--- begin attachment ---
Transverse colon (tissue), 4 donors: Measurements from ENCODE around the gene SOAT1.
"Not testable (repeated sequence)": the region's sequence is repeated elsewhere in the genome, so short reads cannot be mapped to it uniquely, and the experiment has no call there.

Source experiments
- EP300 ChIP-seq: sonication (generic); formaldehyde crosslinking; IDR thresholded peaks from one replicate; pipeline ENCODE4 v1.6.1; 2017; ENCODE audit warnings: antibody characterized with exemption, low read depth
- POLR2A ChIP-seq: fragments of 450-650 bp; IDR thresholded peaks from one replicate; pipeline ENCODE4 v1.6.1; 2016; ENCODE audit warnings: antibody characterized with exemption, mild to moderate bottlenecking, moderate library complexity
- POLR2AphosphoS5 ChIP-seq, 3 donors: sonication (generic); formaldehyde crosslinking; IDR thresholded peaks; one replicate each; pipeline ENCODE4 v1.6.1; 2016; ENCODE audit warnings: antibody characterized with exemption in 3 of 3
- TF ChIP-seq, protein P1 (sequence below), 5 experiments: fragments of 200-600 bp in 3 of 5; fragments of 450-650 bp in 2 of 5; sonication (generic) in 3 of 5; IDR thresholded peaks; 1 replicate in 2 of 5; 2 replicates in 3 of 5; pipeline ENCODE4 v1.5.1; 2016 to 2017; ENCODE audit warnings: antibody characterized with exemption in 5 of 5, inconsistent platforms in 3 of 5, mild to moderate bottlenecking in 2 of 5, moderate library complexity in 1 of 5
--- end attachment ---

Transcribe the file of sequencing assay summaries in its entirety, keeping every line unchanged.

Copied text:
Transverse colon (tissue), 4 donors: Measurements from ENCODE around the gene SOAT1.
"Not testable (repeated sequence)": the region's sequence is repeated elsewhere in the genome, so short reads cannot be mapped to it uniquely, and the experiment has no call there.

Source experiments
- EP300 ChIP-seq: sonication (generic); formaldehyde crosslinking; IDR thresholded peaks from one replicate; pipeline ENCODE4 v1.6.1; 2017; ENCODE audit warnings: antibody characterized with exemption, low read depth
- POLR2A ChIP-seq: fragments of 450-650 bp; IDR thresholded peaks from one replicate; pipeline ENCODE4 v1.6.1; 2016; ENCODE audit warnings: antibody characterized with exemption, mild to moderate bottlenecking, moderate library complexity
- POLR2AphosphoS5 ChIP-seq, 3 donors: sonication (generic); formaldehyde crosslinking; IDR thresholded peaks; one replicate each; pipeline ENCODE4 v1.6.1; 2016; ENCODE audit warnings: antibody characterized with exemption in 3 of 3
- TF ChIP-seq, protein P1 (sequence below), 5 experiments: fragments of 200-600 bp in 3 of 5; fragments of 450-650 bp in 2 of 5; sonication (generic) in 3 of 5; IDR thresholded peaks; 1 replicate in 2 of 5; 2 replicates in 3 of 5; pipeline ENCODE4 v1.5.1; 2016 to 2017; ENCODE audit warnings: antibody characterized with exemption in 5 of 5, inconsistent platforms in 3 of 5, mild to moderate bottlenecking in 2 of 5, moderate library complexity in 1 of 5